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US Envoy Urges Speedy Return to Democracy in Nepal


U.S. Ambassador to Nepal James Moriarity, recalled last week after King Gyanendra's state-of-emergency declaration, says the Nepalese monarch needs to move quickly to restore democracy. If not, he says international security assistance to Nepal will be at risk.

King Gyanendra has laid out a 100-day plan for restoring constitutional freedoms and dealing with the country's Maoist insurgency following his February first emergency decree.

But Ambassador Moriarity says the United States, India, the European Union, and others who have been supporting Nepal's government will be looking for action sooner than that if the country is to avoid punitive action including aid cutbacks.

The U.S. envoy was recalled to Washington for a week of consultations last Friday in a move coordinated with European Union governments.

In a talk with reporters as he prepared to return to Katmandu, Ambassador Moriarity said the King's dismissal of the government and assumption of emergency powers were not entirely unwelcome among a population frustrated by corruption and frightened by the insurgency.

However, he said unless the King delivers on his promises to restore democracy, he will jeopardize international security assistance and, with it, the government's ability to cope with the insurgents who have waged war against it for a decade.

"We genuinely believe that the king will not be able to effectively deal with the Maoists unilaterally, that he needs the support of the parties, he needs the support of the people," said Mr. Moriarity. "And if he doesn't begin reaching out [to] the parties, if he doesn't come up with a game plan for restoring democracy, then he's not going to be able to deal with the insurgency effectively."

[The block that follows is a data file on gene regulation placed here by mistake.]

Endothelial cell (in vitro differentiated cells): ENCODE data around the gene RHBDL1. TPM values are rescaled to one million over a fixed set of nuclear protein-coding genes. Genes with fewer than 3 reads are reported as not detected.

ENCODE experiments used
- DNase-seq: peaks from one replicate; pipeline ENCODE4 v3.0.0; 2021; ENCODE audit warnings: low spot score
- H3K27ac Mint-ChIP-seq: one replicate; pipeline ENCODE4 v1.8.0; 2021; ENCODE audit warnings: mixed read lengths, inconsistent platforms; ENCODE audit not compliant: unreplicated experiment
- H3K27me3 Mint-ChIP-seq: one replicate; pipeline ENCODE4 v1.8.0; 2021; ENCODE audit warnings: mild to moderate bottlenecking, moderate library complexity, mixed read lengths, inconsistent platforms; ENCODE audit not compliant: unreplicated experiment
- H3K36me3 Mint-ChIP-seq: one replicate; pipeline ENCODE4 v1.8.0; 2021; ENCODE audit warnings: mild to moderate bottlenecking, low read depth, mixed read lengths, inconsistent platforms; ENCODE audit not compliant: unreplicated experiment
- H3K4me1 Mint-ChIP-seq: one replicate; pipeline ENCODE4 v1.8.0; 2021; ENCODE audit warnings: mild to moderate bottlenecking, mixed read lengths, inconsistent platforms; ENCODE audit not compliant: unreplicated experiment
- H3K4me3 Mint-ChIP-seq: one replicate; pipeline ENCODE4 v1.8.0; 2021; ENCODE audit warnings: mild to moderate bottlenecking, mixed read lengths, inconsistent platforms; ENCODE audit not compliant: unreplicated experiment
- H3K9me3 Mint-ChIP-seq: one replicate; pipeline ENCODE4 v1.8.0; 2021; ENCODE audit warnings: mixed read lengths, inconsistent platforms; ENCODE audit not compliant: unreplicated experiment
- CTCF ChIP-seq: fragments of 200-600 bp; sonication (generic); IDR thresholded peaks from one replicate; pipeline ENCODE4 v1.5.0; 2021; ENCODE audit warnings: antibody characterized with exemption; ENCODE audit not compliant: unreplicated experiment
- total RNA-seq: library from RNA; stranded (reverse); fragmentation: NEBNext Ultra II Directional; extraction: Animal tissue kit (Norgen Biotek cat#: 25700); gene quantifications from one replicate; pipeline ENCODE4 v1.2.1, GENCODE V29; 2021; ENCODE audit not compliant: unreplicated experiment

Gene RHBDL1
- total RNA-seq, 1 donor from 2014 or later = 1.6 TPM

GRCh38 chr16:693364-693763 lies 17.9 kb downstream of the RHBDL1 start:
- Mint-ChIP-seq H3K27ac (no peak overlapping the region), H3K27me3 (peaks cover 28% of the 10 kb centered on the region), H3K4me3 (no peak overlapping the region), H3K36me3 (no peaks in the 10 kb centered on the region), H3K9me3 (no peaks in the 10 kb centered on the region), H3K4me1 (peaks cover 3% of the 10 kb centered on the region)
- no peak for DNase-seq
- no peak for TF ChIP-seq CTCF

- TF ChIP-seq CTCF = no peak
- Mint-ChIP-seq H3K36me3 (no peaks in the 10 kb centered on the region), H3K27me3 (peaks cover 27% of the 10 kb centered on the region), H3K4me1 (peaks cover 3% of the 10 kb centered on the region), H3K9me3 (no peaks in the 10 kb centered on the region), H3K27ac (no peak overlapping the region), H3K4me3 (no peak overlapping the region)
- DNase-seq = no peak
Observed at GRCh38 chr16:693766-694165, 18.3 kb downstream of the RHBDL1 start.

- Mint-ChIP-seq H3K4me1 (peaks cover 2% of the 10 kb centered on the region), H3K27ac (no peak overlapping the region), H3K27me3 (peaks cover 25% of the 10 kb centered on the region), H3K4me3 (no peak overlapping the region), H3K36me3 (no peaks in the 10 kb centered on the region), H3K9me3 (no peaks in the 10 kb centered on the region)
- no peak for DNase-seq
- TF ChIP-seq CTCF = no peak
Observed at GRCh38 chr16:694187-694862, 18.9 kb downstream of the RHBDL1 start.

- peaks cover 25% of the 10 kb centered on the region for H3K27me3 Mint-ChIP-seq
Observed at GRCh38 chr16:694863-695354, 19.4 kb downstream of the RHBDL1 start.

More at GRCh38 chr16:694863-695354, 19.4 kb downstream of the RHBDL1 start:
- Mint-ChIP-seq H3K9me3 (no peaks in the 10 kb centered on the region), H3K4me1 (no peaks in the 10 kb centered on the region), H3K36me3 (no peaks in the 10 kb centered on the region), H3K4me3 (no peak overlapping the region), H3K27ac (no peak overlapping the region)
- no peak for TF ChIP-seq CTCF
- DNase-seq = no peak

The ambassador said if the king follows through on his promises, he might emerge in a better position than before the emergency declaration.

But he said if there is no tangible action within a matter of weeks, there will be pressure to reduce aid to Nepal, especially non-lethal security assistance.

The United States has provided Nepal with about $6 million in military aid in the last two years. Its economic aid program is much larger, about $40 million a year, most of it for health projects including child nutrition and efforts to combat HIV/AIDS.

Ambassador Moriarity acknowledged that cutting aid might embolden the Maoists, and said this underlines the urgency of restoring multi-party rule and presenting a united front against the insurgents.

"They want victory," he added. "They don't want to compromise. They're not there yet. And until they realize that they have a unified force among the legitimate political parties and the palace, until they realize that the international community is not going to provide them any support, and until finally they realize that they're not going to be able to defeat the RNA, they're not going to be making compromises."

The ambassador said if the Maoists came to power, they would turn Nepal into what he termed a poor man's version of Cambodia under the Pol Pot regime that tyrannized the country in the 1970s.

The insurgents' political arm, the Communist Party of Nepal, has been listed as a terrorist group by the State Department since 2003.